The eight leading schools, which are mainly in the independent sector, sent 1,310 of their students to Oxbridge, while 2,900 schools, each with two or fewer acceptances, sent about 1,220 pupils in total.
Research showed that high-flying pupils from state schools were far less likely to apply to Oxbridge than their peers in the private sectors, and were less likely to be successful when they applied. Of the top fifth highest achieving schools, almost a quarter of students in the independent sector applied to Oxbridge, compared with 11% of comprehensive students in the same group. Of those who applied, 35% from independent schools were successful and so were 28% from comprehensives.
Overall, just over one in five (21%) university applications from pupils at private schools are for Oxbridge, as compared to 5% at comprehensives and 4% at sixth-form colleges. There were also far higher rates of Oxbridge applications at selective schools. 16% of all grammar school applications were either to Oxford or Cambridge.
The research used data which was gathered by the Universities and Colleges Admissions Service (Ucas). It found that students who had attended a private school were seven times more likely to win a place at Oxford or Cambridge, as compared to those in non-selective state schools. They were also more than twice as likely to go to a Russell Group university. Six of the 10 private school students who were in higher education were at one, compared with just under a quarter of pupils from comprehensives and sixth-form colleges.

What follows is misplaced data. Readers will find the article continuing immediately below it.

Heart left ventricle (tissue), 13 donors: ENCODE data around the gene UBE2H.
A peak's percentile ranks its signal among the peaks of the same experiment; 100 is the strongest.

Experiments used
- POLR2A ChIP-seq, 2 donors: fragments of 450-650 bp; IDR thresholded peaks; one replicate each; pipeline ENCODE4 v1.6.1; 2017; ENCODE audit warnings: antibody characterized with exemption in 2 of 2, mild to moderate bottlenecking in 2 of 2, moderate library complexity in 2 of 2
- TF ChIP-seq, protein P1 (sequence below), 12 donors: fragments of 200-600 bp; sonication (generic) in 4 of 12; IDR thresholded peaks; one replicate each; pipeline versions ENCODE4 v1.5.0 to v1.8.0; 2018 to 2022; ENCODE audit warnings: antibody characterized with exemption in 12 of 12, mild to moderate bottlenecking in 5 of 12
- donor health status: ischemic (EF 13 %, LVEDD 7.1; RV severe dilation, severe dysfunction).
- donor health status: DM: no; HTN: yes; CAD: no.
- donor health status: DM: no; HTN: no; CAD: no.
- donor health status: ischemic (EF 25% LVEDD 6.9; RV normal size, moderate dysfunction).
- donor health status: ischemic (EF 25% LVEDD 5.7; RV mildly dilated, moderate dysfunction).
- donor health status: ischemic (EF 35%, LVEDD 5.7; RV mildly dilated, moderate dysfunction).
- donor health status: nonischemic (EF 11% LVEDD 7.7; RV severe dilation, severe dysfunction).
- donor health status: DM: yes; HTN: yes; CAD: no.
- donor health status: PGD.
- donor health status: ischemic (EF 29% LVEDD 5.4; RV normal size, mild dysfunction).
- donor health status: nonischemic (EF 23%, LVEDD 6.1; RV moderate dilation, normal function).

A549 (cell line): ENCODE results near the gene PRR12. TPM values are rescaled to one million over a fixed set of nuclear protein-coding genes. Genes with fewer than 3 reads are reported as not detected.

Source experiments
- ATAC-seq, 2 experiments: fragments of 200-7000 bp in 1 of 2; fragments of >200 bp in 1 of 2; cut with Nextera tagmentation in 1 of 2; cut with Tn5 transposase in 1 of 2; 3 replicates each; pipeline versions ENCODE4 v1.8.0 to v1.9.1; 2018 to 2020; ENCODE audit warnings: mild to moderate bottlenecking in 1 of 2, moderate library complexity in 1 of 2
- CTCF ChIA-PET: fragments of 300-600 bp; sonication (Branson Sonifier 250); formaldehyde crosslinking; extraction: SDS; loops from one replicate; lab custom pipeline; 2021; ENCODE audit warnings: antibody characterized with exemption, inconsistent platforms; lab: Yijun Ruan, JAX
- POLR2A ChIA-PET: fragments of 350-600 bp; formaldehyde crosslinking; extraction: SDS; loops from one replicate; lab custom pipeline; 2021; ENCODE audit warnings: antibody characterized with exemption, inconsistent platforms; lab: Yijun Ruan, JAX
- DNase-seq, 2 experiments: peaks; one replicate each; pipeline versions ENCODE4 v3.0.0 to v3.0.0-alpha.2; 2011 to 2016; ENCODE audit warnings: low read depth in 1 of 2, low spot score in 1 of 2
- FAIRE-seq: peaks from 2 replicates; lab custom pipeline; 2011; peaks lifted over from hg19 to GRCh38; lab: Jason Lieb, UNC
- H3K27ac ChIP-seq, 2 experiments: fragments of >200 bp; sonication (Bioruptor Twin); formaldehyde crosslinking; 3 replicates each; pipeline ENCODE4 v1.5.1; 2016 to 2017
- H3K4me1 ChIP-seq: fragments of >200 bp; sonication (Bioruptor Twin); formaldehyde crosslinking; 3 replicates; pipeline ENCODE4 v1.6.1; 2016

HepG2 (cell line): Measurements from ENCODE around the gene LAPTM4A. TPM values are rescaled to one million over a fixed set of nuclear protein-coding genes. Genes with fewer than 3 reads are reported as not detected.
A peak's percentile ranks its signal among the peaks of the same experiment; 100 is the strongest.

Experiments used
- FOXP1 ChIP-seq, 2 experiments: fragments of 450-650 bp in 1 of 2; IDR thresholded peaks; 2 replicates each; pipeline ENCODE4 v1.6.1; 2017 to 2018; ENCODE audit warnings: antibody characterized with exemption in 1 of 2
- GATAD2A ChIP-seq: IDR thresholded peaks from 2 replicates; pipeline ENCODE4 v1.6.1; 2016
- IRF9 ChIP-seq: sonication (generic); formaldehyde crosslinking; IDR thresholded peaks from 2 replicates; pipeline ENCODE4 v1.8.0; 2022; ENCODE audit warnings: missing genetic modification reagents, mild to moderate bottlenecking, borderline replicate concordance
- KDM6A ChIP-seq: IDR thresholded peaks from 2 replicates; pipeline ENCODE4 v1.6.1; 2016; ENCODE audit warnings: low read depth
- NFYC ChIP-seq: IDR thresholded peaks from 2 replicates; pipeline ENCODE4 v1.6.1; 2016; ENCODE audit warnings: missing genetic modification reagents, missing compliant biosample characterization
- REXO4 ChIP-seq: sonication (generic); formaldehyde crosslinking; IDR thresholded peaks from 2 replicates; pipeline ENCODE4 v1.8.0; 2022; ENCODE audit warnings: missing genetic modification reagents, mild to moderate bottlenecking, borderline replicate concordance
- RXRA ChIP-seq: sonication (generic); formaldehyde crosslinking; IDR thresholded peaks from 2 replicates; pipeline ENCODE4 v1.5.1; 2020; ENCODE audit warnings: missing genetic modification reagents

The Access to Advantage study by the Sutton Trust, which is a charity promoting social mobility through education, analysed the university applications and acceptance rates for three years starting in 2015, looking at the type of schools pupils attended and the regions where they lived.
According to the report, one of the reasons a tiny number of schools continue to dominate Oxbridge admissions is the high level of additional, specialist, support for pupils, which cannot be matched in the state sector. At Westminster school, which sends 70 to 80 students to Oxbridge each year, pupils are given personalised mentoring and university preparation classes.
Eton, which sends 60 to 100 students to Oxbridge each year, a dedicated universities officer is “available at any time during the A-level years for interviews with boys or parents”. St Paul’s boys’ school employs 11 specialist UK university advisers – in 2016, 53 of the school’s 189 students who went to university got into either Oxford or Cambridge.
The Sutton Trust is calling for universities to make greater use of contextual data in their admissions process, including reduced grade offers, to recognise the different circumstances of applicants—and has also stated that all pupils should receive professional careers advice to help them make the best informed choices
Chris Millward, director for fair access and participation at the universities regulator, the Office for Students, said the Sutton Trust research highlighted a “‘clear and unacceptable gap in equality of opportunity” for young people from different school backgrounds and regions.”
Matt Waddup, head of policy and campaigns at the University and College Union, stated: “This report demonstrates that many talented youngsters will never get into some universities simply because nobody is pushing them to consider applying to them. Universities need to help students from backgrounds and schools that don’t traditionally apply to some universities by looking at contextual data.”